Saturday, May 17, 2014

Extraordinary Women: Agatha Christie (BBC/PBS, c. 2013)

by Mark Gabrish Conlan • Copyright © 2014 by Mark Gabrish Conlan • All rights reserved

The show Charles and I watched last night was an Extraordinary Women episode on Agatha Christie, who with one exception — her mysterious “disappearance” in 1926, shortly after she suffered the double whammy of the death of her mother and her first husband’s request for a divorce because he’d fallen in love with someone else — led a long and singularly boring life. Indeed, like Alfred Hitchcock, Christie is of interest mainly because of the bizarre incongruity between the dark subject matter of her stories (not only murder but particularly nasty murders — the show made the point that she’d worked as a volunteer nurse during World War I and much of her job had been to hand out medications, many of them with highly toxic side effects, and this had led her to research poisons and use poison as a murder weapon in a lot of her stories) and the dull, respectable British lifestyle she lived. I’ve never been a big Christie fan for the same reason Raymond Chandler wasn’t — he said she ignored character and created stick-figure people just to set up a “whodunit” puzzle — though he admitted to admiring one of Christie’s most famous “trick” books, The Murder of Roger Ackroyd, in which the story’s narrator, the assistant to detective Hercule Poirot turns out to be the murderer — it was attacked at the time for violating the conventions of mystery fiction but Chandler, in what was just about the only nice thing he ever said about Christie, said that it was so obvious that the narrator was the only possible murderer that instead of a puzzle it was a challenge to the reader to “catch me if you can.”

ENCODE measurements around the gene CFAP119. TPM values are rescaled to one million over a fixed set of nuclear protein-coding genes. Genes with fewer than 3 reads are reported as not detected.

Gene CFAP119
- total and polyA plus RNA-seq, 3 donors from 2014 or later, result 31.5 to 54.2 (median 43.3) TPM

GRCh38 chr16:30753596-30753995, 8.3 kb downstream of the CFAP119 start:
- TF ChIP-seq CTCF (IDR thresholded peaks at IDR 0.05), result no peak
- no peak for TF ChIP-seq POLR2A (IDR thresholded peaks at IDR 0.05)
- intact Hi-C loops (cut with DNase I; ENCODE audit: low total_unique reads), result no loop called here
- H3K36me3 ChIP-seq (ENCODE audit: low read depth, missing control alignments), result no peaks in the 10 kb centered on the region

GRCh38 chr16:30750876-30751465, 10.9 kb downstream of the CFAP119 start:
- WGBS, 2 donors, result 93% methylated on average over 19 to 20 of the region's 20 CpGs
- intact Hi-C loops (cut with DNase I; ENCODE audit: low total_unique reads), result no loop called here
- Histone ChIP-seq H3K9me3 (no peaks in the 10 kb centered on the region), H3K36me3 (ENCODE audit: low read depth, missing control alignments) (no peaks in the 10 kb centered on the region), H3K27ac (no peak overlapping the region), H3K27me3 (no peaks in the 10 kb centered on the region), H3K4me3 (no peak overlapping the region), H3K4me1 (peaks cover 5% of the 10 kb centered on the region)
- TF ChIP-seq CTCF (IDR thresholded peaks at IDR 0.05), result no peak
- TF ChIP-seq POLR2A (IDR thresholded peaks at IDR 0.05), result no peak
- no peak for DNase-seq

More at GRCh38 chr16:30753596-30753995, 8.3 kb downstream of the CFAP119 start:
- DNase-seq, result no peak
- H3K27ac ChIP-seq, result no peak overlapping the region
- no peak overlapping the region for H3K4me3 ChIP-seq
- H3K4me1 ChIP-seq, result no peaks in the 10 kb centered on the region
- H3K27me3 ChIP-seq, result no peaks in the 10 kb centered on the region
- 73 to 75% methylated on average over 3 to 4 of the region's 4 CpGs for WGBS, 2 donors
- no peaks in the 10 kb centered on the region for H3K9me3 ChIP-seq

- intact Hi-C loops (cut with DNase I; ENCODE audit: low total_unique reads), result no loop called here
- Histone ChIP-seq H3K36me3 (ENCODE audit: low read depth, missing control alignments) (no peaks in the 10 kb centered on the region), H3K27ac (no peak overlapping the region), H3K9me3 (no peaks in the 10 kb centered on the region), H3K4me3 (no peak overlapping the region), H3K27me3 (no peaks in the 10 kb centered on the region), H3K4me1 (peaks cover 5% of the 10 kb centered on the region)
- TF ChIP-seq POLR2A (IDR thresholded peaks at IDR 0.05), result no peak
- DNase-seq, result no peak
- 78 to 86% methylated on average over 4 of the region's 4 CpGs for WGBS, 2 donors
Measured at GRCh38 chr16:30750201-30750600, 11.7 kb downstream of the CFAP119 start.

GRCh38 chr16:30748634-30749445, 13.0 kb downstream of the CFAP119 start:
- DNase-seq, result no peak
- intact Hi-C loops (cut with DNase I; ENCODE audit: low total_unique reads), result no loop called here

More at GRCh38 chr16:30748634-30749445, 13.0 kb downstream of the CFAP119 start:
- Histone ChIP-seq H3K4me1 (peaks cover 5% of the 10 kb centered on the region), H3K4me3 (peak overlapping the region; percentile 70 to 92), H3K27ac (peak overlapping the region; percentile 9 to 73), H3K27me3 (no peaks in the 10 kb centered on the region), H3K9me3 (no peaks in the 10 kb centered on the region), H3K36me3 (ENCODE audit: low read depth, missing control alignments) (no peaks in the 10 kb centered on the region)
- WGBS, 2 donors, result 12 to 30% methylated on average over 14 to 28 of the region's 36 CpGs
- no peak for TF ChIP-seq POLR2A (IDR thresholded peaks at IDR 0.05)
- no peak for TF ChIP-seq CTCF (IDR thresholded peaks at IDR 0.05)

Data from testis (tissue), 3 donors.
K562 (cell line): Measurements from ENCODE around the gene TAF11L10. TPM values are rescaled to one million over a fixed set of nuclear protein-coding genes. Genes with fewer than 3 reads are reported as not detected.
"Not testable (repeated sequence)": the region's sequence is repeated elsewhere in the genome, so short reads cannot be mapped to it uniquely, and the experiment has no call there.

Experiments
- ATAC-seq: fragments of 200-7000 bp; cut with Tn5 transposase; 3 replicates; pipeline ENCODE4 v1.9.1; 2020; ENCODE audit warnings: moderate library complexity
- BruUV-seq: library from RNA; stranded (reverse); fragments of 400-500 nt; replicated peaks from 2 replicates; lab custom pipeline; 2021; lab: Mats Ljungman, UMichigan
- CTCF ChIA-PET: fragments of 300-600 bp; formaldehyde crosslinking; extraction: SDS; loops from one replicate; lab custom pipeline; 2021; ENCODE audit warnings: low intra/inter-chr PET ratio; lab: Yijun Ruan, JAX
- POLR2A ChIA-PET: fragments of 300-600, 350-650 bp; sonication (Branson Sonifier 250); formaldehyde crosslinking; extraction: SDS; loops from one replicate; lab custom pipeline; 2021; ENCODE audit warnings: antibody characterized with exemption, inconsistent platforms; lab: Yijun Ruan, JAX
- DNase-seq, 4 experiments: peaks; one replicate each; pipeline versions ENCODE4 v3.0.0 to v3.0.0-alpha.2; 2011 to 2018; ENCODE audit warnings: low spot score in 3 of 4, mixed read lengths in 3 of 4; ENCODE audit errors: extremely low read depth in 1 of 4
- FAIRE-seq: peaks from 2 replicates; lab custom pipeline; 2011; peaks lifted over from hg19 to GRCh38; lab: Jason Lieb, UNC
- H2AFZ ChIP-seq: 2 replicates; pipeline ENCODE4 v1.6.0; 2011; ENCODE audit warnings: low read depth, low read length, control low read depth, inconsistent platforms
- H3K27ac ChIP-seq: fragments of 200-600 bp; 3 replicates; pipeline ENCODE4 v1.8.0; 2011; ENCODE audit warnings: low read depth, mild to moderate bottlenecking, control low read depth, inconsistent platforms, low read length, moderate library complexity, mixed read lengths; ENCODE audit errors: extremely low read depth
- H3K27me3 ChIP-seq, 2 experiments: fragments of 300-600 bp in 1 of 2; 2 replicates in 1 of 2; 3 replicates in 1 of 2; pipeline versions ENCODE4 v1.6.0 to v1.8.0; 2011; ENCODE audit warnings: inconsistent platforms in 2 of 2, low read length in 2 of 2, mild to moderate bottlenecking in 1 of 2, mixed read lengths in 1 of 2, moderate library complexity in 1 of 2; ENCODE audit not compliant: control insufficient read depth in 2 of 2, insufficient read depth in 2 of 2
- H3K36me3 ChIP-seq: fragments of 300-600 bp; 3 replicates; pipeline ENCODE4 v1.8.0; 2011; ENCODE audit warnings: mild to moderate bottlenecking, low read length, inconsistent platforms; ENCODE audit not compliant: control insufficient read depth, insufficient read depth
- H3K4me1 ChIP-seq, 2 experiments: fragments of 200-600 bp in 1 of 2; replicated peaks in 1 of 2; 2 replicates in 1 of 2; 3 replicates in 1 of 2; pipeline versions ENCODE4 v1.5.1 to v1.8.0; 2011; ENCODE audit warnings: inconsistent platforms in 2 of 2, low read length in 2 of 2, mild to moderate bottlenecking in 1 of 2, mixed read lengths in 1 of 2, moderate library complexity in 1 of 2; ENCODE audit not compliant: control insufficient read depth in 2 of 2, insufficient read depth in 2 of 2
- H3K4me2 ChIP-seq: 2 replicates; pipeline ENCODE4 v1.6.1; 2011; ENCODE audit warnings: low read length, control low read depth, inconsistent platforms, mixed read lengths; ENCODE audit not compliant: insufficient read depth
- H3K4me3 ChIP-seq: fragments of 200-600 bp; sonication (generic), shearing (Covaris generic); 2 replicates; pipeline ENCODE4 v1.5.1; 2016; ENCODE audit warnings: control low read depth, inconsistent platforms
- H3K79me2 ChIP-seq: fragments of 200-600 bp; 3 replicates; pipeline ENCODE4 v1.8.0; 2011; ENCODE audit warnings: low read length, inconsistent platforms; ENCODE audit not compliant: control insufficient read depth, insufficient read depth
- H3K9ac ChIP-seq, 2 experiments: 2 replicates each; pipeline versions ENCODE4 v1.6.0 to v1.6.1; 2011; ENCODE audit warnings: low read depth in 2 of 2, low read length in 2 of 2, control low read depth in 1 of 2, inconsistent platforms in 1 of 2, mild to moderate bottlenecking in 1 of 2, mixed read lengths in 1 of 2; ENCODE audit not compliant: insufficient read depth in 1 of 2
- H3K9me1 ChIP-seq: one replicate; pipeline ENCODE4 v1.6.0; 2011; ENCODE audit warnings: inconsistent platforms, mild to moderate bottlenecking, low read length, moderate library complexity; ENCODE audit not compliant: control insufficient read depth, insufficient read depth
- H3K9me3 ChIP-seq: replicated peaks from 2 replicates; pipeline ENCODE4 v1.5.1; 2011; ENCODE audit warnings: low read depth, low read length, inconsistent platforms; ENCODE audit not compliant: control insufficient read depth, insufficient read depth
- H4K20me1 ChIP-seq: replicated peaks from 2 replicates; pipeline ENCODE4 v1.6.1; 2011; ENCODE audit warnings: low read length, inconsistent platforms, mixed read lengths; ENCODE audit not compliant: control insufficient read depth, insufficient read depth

The show also covered the often estranged relationship between Christie and her daughter, and claimed that the publication of Curtain, the novel Christie wrote in the early 1950’s in which Poirot is killed off, was authorized by Christie’s daughter against Christie’s own wishes. (My understanding was she had written stories in which both Poirot and Miss Marple died — the one that killed off Miss Marple was Sleeping Murder — with the intent that these be released immediately after her own death so the cycles featuring her two most famous characters would both come to a close once she was no longer around to write them.) The show noted that, like Sir Arthur Conan Doyle, Christie became bored with her most famous detective character but felt compelled to continue writing about him simply because he was so popular and lucrative. Christie was one of those authors who was shy, reclusive, odd-looking — when they first showed a photo of her in her dotage I joked, “She looks like a cross-breed between Eleanor Roosevelt and the Queen” — and in a film clip of the real Christie (there aren’t many film clips of the real Christie, especially ones in which she both shows herself and speaks) on the occasion of the 10th anniversary of her play The Mousetrap — the longest-running theatrical production in history — she talks about how much she hates making public appearances and being interviewed. I’ve never been that interested in Agatha Christie — though I read her book Ten Little Indians (originally it had a considerably less P.C. title!) in the 1960’s and quite liked it, and more recently I was startled when Charles and I watched the 1937 British film Love with a Stranger, based on a Christie story called “Philomel Cottage,” and I called it “a real surprise since it’s a psychological thriller rather than a whodunit, and is one of the few times in her writing career that Christie actually gave a damn about character development and real emotion instead of just creating stick-figure people and having them enact a murder mystery.” Frankly, I wish she’d done more stories like that, though I certainly can’t fault her for being the kind of writer she was and giving the people what they wanted!